In some ways, the characters represent these different worlds, or at least different aspects of them. Milgrim, addicted to Ativan (1987 Ativan advertisement. "In a world where certainties are few...no wonder Ativan® (lorazepam)C-IV is prescribed by so many caring clinicians.
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Format: Hardcover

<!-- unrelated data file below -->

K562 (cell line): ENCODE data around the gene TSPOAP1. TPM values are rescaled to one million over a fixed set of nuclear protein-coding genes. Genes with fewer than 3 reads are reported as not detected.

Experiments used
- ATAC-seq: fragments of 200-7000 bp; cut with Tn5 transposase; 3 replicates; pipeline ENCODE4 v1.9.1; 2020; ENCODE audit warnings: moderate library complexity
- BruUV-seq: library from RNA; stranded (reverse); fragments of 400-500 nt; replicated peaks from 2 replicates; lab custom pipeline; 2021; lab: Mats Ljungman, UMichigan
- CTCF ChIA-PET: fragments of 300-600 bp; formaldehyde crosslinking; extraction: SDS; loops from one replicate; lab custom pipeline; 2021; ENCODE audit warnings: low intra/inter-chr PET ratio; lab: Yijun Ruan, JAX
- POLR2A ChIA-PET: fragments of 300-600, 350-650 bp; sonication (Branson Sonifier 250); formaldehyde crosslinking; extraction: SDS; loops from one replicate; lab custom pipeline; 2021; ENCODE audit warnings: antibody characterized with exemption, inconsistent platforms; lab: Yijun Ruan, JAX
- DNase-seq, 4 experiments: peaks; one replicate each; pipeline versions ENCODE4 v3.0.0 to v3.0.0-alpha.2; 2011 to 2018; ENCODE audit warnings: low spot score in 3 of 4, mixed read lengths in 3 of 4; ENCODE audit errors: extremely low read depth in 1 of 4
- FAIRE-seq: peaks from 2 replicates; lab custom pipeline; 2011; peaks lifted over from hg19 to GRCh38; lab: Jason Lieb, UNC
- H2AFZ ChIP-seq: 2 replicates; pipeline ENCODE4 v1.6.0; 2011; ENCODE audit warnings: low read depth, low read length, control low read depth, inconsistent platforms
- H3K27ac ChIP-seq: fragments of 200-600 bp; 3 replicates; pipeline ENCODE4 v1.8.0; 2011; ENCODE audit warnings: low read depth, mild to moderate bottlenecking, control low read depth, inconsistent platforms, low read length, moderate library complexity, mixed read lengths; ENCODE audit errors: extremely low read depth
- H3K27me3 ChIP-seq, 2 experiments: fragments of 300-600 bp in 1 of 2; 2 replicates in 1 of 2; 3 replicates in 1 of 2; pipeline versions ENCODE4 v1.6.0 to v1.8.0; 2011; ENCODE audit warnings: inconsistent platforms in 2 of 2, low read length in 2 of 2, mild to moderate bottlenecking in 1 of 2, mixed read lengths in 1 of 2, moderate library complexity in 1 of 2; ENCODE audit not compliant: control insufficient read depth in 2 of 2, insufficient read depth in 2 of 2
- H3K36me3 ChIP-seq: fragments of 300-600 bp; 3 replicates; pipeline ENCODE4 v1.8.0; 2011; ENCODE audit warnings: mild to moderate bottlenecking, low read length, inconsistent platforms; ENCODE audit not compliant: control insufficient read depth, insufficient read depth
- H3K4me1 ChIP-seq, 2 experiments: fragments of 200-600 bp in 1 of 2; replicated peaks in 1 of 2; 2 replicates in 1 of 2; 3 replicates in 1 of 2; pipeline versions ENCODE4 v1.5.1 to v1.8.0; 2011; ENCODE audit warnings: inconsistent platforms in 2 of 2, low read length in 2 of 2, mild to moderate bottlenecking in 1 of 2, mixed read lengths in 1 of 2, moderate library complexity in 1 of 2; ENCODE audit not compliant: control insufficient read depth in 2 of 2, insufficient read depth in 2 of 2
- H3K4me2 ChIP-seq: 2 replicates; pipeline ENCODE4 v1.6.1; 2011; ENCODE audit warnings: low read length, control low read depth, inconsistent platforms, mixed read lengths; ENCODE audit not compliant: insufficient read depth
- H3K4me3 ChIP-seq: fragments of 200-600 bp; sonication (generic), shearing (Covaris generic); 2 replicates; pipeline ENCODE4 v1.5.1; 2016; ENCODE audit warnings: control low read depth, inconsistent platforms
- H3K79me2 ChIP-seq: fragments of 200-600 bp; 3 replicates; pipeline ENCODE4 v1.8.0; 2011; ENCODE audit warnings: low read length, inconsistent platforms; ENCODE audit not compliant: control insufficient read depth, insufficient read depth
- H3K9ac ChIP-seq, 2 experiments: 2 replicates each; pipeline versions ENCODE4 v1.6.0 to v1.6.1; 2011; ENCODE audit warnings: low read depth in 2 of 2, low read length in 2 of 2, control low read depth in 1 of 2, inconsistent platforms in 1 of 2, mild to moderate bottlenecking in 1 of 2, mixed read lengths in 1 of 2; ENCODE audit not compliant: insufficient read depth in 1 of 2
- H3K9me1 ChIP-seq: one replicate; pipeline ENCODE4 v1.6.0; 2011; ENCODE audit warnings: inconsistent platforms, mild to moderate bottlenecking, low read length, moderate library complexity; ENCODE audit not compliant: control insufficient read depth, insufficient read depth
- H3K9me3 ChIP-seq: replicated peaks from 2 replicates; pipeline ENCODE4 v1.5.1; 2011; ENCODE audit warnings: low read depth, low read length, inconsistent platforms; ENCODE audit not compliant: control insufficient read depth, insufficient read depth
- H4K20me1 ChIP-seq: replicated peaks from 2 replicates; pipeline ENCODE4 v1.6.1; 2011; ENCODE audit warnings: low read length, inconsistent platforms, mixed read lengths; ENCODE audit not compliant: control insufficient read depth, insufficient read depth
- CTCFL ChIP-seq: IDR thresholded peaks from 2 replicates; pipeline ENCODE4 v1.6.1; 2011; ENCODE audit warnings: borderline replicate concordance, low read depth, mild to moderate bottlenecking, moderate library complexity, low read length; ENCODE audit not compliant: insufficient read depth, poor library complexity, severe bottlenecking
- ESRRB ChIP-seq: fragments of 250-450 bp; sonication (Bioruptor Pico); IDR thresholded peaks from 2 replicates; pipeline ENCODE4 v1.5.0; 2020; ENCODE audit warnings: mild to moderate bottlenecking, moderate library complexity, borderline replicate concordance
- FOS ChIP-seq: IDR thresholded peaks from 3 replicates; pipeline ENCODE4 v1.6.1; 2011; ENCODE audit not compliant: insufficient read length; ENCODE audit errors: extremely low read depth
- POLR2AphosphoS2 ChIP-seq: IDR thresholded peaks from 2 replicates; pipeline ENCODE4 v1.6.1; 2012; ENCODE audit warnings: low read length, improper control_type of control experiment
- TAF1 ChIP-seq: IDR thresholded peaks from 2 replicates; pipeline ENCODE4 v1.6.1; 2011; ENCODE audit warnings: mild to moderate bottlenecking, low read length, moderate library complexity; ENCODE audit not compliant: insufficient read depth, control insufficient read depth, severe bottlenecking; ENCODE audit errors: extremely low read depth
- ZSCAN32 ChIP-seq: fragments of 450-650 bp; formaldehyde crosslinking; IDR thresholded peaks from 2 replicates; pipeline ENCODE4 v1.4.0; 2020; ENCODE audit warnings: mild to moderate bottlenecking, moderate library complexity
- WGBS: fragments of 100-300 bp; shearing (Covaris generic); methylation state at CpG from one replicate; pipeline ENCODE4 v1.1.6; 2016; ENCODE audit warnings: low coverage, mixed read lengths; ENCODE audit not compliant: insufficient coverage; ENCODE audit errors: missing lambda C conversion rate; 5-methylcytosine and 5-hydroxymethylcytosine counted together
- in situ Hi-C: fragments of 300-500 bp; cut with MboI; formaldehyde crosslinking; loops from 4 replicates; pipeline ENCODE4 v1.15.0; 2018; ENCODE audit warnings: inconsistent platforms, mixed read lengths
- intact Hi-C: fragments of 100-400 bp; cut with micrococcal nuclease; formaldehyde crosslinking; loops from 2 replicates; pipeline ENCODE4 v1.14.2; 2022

There's probably no one else I can think of who can write so vividly, and inquisitively, about our contemporary techno-psychological landscape than William Gibson. His 2003 novel "Pattern Recognition" remains among the best - if not the best (of which I am certain) - fictional depiction of American media-obsessed culture in the aftermath of 9/11. It was also his best novel in years, a riveting techno-thriller about "cool hunter" Cayce Pollard's search for the mysterious internet "The Footage" which had acquired a most bizarre cult-like status amongst Internet lurkers. "Spook Country", Gibson's latest novel, is a sequel of sorts, introducing us once more to the enigmatic Belgian advertising mogul Hubertus Bigend, owner of Big Ant advertising firm. This time he sends another young woman, Hollis Henry, an investigative journalist for Node - a magazine which doesn't exist yet - on a rather mundane quest to find one Bobby Chombo, a "producer", whose day job involves checking out military navigation gear. We encounter her, early one morning, in a Los Angeles hotel room, on assignment for Node, collecting information on the local underground artistic movement of virtual reality-based "locative art" for an article in the nascent magazine's debut issue. In classic William Gibson literary mode, there are two other subplots which represent other, still larger, pieces of the puzzle that Henry is seeking to solve, involving Tito, a young Cuban Chinese New Yorker whose family has had intelligence ties to both the CIA and KGB, and the Russian-speaking junkie Milgrim, addicted to expensive prescription high-anxiety drugs, who finds himself quite literally, "joined to the hip" with his pharmaceutical benefactor, the mysterious Brown, someone who has some hidden ties to a military, most likely Russia's.Read more ›